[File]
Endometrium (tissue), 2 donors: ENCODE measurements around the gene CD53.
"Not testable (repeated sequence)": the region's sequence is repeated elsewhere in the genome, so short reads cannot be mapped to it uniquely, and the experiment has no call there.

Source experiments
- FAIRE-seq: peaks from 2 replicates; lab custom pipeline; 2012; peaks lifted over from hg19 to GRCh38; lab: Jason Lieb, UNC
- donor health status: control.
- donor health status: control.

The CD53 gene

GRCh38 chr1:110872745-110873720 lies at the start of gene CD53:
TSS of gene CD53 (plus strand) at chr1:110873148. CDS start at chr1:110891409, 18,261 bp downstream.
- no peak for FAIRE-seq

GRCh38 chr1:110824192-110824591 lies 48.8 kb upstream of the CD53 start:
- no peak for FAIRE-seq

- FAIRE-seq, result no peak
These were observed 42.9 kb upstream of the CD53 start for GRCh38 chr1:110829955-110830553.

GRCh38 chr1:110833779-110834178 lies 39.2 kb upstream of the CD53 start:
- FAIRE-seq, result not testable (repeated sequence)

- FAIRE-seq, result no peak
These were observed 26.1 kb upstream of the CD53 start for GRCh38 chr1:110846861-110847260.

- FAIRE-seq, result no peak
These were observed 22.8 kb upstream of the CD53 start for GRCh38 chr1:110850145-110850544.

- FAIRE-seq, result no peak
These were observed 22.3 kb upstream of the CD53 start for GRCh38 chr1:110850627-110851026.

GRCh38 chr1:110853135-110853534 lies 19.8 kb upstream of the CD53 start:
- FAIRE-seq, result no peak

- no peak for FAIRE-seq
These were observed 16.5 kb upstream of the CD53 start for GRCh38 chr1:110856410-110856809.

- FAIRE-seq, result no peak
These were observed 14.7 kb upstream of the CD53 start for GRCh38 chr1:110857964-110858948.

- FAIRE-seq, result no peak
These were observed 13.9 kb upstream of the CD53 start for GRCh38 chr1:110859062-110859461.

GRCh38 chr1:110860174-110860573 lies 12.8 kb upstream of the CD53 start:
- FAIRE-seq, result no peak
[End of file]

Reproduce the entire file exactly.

Endometrium (tissue), 2 donors: ENCODE measurements around the gene CD53.
"Not testable (repeated sequence)": the region's sequence is repeated elsewhere in the genome, so short reads cannot be mapped to it uniquely, and the experiment has no call there.

Source experiments
- FAIRE-seq: peaks from 2 replicates; lab custom pipeline; 2012; peaks lifted over from hg19 to GRCh38; lab: Jason Lieb, UNC
- donor health status: control.
- donor health status: control.

The CD53 gene

GRCh38 chr1:110872745-110873720 lies at the start of gene CD53:
TSS of gene CD53 (plus strand) at chr1:110873148. CDS start at chr1:110891409, 18,261 bp downstream.
- no peak for FAIRE-seq

GRCh38 chr1:110824192-110824591 lies 48.8 kb upstream of the CD53 start:
- no peak for FAIRE-seq

- FAIRE-seq, result no peak
These were observed 42.9 kb upstream of the CD53 start for GRCh38 chr1:110829955-110830553.

GRCh38 chr1:110833779-110834178 lies 39.2 kb upstream of the CD53 start:
- FAIRE-seq, result not testable (repeated sequence)

- FAIRE-seq, result no peak
These were observed 26.1 kb upstream of the CD53 start for GRCh38 chr1:110846861-110847260.

- FAIRE-seq, result no peak
These were observed 22.8 kb upstream of the CD53 start for GRCh38 chr1:110850145-110850544.

- FAIRE-seq, result no peak
These were observed 22.3 kb upstream of the CD53 start for GRCh38 chr1:110850627-110851026.

GRCh38 chr1:110853135-110853534 lies 19.8 kb upstream of the CD53 start:
- FAIRE-seq, result no peak

- no peak for FAIRE-seq
These were observed 16.5 kb upstream of the CD53 start for GRCh38 chr1:110856410-110856809.

- FAIRE-seq, result no peak
These were observed 14.7 kb upstream of the CD53 start for GRCh38 chr1:110857964-110858948.

- FAIRE-seq, result no peak
These were observed 13.9 kb upstream of the CD53 start for GRCh38 chr1:110859062-110859461.

GRCh38 chr1:110860174-110860573 lies 12.8 kb upstream of the CD53 start:
- FAIRE-seq, result no peak